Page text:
St. Petersburg on the Han River

“If you want to see a gut, you simply need to find a reputable mudang and pay for a gut.”  This is the opinion of the platinum-blond owner of the Russian restaurant “Gostiny Dvor” (named after a famous shopping arcade in St. Petersburg, Russia, because it’s located near no less famous Dongdaemun Market in Seoul). She hails from Novosibirsk in Siberia and has never been to St. Petersburg, but has lived in Korea “more than half of her life.” Unlike other advisors, she puts her money where her mouth is: she goes online and finds a mudang with very good reviews (TripAdvisor?) near Mapo-yok Metro station. Note: for those interested in shamanic services, coordinates of that distinguished practitioner are listed in the appendix.

The road up

Having trudged through several royal enclaves of the Choseon Dynasty, each smaller than the Forbidden City, but not by much, I am starting my ascent of the formidable Mountain of the Benevolent King (that’s what Inwangsan stands for). The first view out of Dongnimmun subway station is of a typical busy Seoul thoroughfare, albeit less glamorous and clean than in the posh central districts. It’s overlooked by numerous 25-stories high buildings climbing up the slope of the mountain. Some are finished, some under construction. I can see how this building size became popular in China. Korea started the trend.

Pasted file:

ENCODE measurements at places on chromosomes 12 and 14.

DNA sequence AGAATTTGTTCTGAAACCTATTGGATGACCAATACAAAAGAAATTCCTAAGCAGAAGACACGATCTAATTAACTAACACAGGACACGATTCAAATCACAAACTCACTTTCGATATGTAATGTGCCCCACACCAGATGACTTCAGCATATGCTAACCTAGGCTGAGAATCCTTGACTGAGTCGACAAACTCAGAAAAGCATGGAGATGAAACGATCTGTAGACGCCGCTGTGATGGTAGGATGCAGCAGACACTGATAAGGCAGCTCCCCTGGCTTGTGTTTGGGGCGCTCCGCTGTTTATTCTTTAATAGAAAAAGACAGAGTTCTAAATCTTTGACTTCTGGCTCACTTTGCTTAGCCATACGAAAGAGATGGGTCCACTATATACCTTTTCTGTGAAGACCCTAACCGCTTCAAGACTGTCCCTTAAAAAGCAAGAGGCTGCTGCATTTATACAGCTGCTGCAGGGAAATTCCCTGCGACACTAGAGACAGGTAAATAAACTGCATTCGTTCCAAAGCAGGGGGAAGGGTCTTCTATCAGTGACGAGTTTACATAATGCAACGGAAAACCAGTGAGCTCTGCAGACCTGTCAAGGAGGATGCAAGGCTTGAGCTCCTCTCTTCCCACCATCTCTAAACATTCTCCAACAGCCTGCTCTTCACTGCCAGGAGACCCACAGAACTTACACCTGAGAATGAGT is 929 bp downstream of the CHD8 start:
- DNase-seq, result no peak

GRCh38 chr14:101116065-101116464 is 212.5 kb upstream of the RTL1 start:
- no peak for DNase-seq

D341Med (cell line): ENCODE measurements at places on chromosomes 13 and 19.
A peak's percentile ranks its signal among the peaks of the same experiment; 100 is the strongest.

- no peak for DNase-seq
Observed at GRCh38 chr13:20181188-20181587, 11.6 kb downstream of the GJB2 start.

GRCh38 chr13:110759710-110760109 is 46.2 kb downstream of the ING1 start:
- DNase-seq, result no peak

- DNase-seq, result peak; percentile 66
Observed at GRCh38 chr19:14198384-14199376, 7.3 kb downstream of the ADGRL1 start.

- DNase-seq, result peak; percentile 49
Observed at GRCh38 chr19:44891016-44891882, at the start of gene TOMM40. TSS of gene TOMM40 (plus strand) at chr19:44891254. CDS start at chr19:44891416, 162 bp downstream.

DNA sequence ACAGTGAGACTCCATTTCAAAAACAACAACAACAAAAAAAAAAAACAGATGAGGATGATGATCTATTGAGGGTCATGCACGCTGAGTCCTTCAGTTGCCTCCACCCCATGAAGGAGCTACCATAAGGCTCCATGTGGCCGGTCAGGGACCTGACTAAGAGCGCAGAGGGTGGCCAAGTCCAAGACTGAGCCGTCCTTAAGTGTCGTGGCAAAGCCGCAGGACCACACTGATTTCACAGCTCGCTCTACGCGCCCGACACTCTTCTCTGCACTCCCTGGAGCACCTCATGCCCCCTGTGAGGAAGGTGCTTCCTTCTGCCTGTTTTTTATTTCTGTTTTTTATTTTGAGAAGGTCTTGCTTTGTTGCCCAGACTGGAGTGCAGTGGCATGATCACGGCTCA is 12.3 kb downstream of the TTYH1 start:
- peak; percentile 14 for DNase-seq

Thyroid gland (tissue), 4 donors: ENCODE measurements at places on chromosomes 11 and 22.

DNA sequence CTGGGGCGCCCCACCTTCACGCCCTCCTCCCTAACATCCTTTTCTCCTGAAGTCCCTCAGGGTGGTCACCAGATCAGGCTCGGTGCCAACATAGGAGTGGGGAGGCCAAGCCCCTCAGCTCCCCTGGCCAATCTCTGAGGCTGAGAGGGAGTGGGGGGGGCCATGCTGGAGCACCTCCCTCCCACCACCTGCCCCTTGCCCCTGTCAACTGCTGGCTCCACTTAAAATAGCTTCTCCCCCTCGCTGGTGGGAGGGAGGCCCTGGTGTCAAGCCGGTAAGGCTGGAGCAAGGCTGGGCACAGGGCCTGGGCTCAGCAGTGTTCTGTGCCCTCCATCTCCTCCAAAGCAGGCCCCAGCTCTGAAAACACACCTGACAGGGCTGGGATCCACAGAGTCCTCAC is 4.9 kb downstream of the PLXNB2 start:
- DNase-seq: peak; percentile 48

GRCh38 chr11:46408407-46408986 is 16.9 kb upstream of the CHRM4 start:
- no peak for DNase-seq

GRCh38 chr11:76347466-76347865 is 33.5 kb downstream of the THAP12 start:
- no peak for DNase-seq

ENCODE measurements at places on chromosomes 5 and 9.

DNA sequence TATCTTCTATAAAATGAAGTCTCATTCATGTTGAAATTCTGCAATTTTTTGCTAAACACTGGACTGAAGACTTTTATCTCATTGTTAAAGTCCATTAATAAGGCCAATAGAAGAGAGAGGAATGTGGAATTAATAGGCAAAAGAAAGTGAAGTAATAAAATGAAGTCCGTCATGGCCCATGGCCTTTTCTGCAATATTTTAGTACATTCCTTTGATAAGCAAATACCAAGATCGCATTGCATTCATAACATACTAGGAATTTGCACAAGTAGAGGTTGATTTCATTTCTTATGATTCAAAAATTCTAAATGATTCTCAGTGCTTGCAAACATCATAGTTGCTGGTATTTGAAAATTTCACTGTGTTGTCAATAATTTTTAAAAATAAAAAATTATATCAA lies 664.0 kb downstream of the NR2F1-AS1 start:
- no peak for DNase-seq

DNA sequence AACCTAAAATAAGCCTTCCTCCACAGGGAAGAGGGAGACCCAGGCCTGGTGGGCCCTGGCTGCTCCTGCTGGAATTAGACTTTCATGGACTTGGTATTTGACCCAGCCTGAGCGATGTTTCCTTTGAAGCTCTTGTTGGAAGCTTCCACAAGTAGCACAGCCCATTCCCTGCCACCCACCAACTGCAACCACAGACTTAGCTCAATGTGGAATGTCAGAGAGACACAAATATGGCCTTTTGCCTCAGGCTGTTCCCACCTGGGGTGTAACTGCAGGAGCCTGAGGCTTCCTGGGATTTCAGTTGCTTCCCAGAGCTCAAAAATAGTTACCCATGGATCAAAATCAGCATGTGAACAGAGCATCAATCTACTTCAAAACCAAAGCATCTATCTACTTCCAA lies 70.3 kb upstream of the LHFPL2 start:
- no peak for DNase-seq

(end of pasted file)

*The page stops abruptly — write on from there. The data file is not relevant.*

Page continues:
Gate to the holy mountain (it would be Inwangsanmen)

Now is the moment of truth. I will either descend the mountain full of pride, having captured the mysterious magic of a religion going back to Genghis Khan and before, or will skulk down in shame never to mention my failed escapade. Needless to say, I have not contacted the highly recommended professional from Mapo station, suspecting steep fees and significant lead times. The road is bending sharply up and up. It’s still asphalt, and I even see a truck gingerly coming down, yet ribbed rubber soles on my hands in addition to shoes would have come very handy to aid in climbing. 

On the road to Inwangsa – the Buddhist temple

 A traditional temple gate marks the next stretch of the path. The sign on the gate says: “Inwangsan Inwangsa.” The second word means “Temple of the Benevolent King.” It’s a Buddhist temple reportedly not far from the spot I am looking for – Guksadang, the shamanist shrine.